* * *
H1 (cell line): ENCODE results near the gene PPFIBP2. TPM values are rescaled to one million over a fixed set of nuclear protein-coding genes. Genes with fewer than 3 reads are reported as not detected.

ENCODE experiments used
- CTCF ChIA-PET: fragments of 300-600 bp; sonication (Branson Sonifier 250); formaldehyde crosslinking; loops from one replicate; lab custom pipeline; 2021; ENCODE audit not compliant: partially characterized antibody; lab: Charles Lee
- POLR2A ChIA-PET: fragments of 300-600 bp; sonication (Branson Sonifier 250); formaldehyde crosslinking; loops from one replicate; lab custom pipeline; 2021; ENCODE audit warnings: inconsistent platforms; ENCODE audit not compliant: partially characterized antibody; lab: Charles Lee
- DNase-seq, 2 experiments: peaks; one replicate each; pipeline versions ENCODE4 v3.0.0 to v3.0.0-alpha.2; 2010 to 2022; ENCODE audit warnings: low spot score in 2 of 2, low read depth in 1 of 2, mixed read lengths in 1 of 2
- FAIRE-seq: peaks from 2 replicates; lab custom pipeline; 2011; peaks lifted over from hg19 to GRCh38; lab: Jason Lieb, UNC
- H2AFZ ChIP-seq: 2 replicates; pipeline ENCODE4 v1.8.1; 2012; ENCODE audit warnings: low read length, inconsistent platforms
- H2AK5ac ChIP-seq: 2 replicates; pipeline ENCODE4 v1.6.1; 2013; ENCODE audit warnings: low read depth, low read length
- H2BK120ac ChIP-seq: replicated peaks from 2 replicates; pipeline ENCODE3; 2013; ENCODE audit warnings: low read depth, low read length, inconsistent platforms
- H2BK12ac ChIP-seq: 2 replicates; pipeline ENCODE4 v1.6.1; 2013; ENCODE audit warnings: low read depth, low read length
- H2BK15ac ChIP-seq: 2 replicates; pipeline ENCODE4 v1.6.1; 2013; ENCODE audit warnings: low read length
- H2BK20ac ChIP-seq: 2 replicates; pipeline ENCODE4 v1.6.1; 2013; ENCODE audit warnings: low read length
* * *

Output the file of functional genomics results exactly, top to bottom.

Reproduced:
H1 (cell line): ENCODE results near the gene PPFIBP2. TPM values are rescaled to one million over a fixed set of nuclear protein-coding genes. Genes with fewer than 3 reads are reported as not detected.

ENCODE experiments used
- CTCF ChIA-PET: fragments of 300-600 bp; sonication (Branson Sonifier 250); formaldehyde crosslinking; loops from one replicate; lab custom pipeline; 2021; ENCODE audit not compliant: partially characterized antibody; lab: Charles Lee
- POLR2A ChIA-PET: fragments of 300-600 bp; sonication (Branson Sonifier 250); formaldehyde crosslinking; loops from one replicate; lab custom pipeline; 2021; ENCODE audit warnings: inconsistent platforms; ENCODE audit not compliant: partially characterized antibody; lab: Charles Lee
- DNase-seq, 2 experiments: peaks; one replicate each; pipeline versions ENCODE4 v3.0.0 to v3.0.0-alpha.2; 2010 to 2022; ENCODE audit warnings: low spot score in 2 of 2, low read depth in 1 of 2, mixed read lengths in 1 of 2
- FAIRE-seq: peaks from 2 replicates; lab custom pipeline; 2011; peaks lifted over from hg19 to GRCh38; lab: Jason Lieb, UNC
- H2AFZ ChIP-seq: 2 replicates; pipeline ENCODE4 v1.8.1; 2012; ENCODE audit warnings: low read length, inconsistent platforms
- H2AK5ac ChIP-seq: 2 replicates; pipeline ENCODE4 v1.6.1; 2013; ENCODE audit warnings: low read depth, low read length
- H2BK120ac ChIP-seq: replicated peaks from 2 replicates; pipeline ENCODE3; 2013; ENCODE audit warnings: low read depth, low read length, inconsistent platforms
- H2BK12ac ChIP-seq: 2 replicates; pipeline ENCODE4 v1.6.1; 2013; ENCODE audit warnings: low read depth, low read length
- H2BK15ac ChIP-seq: 2 replicates; pipeline ENCODE4 v1.6.1; 2013; ENCODE audit warnings: low read length
- H2BK20ac ChIP-seq: 2 replicates; pipeline ENCODE4 v1.6.1; 2013; ENCODE audit warnings: low read length